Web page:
by  many  able  and  distinguished  officers,  whose  selection  shows 
what  importance  was  attached  to  the  expedition.  Among  them 
must  be  mentioned  L.  Galba — destined  one  day  to  be  an  Emperor 
himself — an  able  officer  whom  we  have  already  met  as  legatus  of 
Upper  Germany.  The  legatus  of  the  Hud  legion  was  Flavius 
Vespasifinos,  also  destined  like  Galba,  to  rule  the  Roman  world. 
Cn.  Hosidins  Geta,  who  had  conn  leted  the  work  of  Suetonius 
Paulinus  in  Mauretania,  was  probably  the  commander  of  another 
le.-ion.  Valerius  Asiaticus,  who  afterwards  fell  a  victim  to 
JVIcssalina,  and  Cn.  Sentius  Saturninua  may  also  be  mentioned, 

It  has  been  calculated  that  the  whole  forces  amounted  to  up- 
v  ards  cf  sixty  thousand  men,*  and  an  enormous  transport  fleet  was 
neces  ary  to  convey  them  to  the  British  coast.  For  this  purpose 
ships  were  sent  to  Gesoriacum  (Boulogne),  from  the  naval  stations  of 

*  Mommsen  rates  the  force  as  low  as  40,000,  Htlhner  as  high  as  70,000. 


Italy,  Ravenna  and  Misenum.  Early  in  43  A.D.  the  army  assembled 
near  the  place  where,  just  one  hundred  years  before,  Csesar  had 
embarked  on  the  same  errand.*  But  the  difficulties  of  those 
first,  unsuccessful  attempts  were  remembered  in  the  army.  The 
soldiers  murmured  and  showed  a  mutinous  spirit  when  Plautius 
revealed  the  object  of  the  expedition.  Plautius  sent  the  news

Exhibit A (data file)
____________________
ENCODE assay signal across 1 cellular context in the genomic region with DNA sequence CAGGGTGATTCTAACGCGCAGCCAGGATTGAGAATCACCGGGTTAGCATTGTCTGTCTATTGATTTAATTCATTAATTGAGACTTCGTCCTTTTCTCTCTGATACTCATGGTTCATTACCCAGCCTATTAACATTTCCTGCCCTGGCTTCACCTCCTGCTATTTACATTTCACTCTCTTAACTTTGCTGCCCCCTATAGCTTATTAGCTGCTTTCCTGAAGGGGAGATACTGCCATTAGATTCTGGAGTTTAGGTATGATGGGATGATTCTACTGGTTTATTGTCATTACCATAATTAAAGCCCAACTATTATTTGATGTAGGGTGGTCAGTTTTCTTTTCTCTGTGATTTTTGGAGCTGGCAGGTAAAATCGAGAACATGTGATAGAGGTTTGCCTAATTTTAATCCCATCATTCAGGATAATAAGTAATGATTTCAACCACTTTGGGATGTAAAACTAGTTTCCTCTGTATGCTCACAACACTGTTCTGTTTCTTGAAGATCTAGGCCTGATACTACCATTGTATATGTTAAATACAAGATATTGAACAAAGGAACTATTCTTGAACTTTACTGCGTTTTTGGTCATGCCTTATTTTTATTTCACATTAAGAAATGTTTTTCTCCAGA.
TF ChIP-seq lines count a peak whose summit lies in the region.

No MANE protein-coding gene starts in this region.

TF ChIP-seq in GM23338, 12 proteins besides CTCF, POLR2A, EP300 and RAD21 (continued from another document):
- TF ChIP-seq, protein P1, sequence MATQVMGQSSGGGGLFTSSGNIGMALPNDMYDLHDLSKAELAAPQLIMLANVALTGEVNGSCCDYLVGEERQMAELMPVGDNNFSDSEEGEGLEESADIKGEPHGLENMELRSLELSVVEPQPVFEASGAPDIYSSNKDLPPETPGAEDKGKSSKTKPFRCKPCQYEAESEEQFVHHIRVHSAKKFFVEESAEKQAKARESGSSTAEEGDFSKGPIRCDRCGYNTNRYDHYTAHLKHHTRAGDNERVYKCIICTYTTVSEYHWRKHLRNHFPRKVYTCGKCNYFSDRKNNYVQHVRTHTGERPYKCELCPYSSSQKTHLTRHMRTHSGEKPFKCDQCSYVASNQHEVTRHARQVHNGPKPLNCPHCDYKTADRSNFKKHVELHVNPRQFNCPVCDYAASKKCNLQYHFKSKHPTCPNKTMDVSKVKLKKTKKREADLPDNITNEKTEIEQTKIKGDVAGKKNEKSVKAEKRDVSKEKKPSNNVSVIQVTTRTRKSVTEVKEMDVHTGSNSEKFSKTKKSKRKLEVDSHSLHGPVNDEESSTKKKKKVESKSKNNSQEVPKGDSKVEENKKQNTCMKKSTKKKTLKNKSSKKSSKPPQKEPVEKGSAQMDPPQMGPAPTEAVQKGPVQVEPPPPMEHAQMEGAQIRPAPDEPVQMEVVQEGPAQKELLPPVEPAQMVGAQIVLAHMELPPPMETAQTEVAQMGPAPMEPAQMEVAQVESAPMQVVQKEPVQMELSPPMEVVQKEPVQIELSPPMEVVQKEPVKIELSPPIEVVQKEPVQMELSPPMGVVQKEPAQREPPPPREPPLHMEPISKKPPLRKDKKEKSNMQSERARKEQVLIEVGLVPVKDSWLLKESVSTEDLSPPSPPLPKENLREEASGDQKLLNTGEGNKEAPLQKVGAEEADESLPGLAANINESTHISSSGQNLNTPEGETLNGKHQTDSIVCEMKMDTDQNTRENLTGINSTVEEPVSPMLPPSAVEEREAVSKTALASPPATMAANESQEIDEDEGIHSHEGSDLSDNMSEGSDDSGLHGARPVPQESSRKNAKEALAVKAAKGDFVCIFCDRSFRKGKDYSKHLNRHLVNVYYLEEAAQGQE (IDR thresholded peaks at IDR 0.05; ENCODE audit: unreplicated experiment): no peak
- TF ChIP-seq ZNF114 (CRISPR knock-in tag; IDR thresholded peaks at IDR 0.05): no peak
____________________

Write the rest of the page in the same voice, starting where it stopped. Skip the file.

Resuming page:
to  Rome  and  Claudius  dispatched  Narcissus  to  restore  order. 
The  freedman  harangued  the  turbulent  troops,  and  they,  con- 
tented with  mocking  him  as  a  slave,  submitted  to  the  Emperor's 

§  3.  The  British  coast  was  reached  safely,  though  not  without  some 
difficulty  from  adverse  weather,  and  the  invading  army  disembarked 
in  three  harbours,  without  encountering  any  resistance  from  the 
Britons.  It  seems  probable  that  these  harbours  were  on  the  coast 
of  Sussex  and  Kent ;  some  think  that  ft  landing  was  made  as  far 
west  as  Portsmouth.  It  is  impossible  to  determine  with  anything 
like  certainty  the  line  of  Roman  advance,  but  it  is  clear  that  their 
first  object  was  to  overcome  the  Trinovantes,  whose  home  was  north 
of  the  Thamesis  (Thames),  in  the  territory  which  now  forms  the 
counties  of  Essex  and  Hertford,  but  whose  sway  extended  over 
south-eastern  Britain.  In  the  days  of  Csesar,  their  leader,  Cassivel- 
launus,  had  formed  a  league  to  oppose  the  invaders.  Their  capital 
was  then  at  Verulamium  (St.  Albans),  but  Cunobellinus — the 
origin  of  Shakespeare's  Cymbeline — had  transferred  it  to  Camalo- 
.dununi  (Colchester).  The  sons  of  Cunobellinus,  by  name  Caractacus  f 
and  Togodumnus,  commanded  the  Trinovantes,  and  took  the  field 
against  Plautius.  Their  tactics  were  to  draw  the  invaders  into 
woody  and  marshy  country,  but  they  were  both  defeated  in  two 
distinct  battles.  The  Boduni,  one  of  the  tribes  which  were  ruled 
over  by  these  princes,  submitted,  and  received  a  Roman  garrison. 
Soon  afterwards,  the  legions,  drawn  on  by  the  barbarians,  and 
perhaps  conducted  by  the  friendly  Atrebates,  reached  a  certain  river, 
which  may  possibly  be  the  Medway.  The  Britons  offered  a 
stubborn  resistance,  but  at  length,  after  two  days'  fighting,  the 
Romans  effected  a  crossing.  On  this  occasion,  Vespasian  and 
Hosidius  Geta  particularly  distinguished  themselves.  The  enemy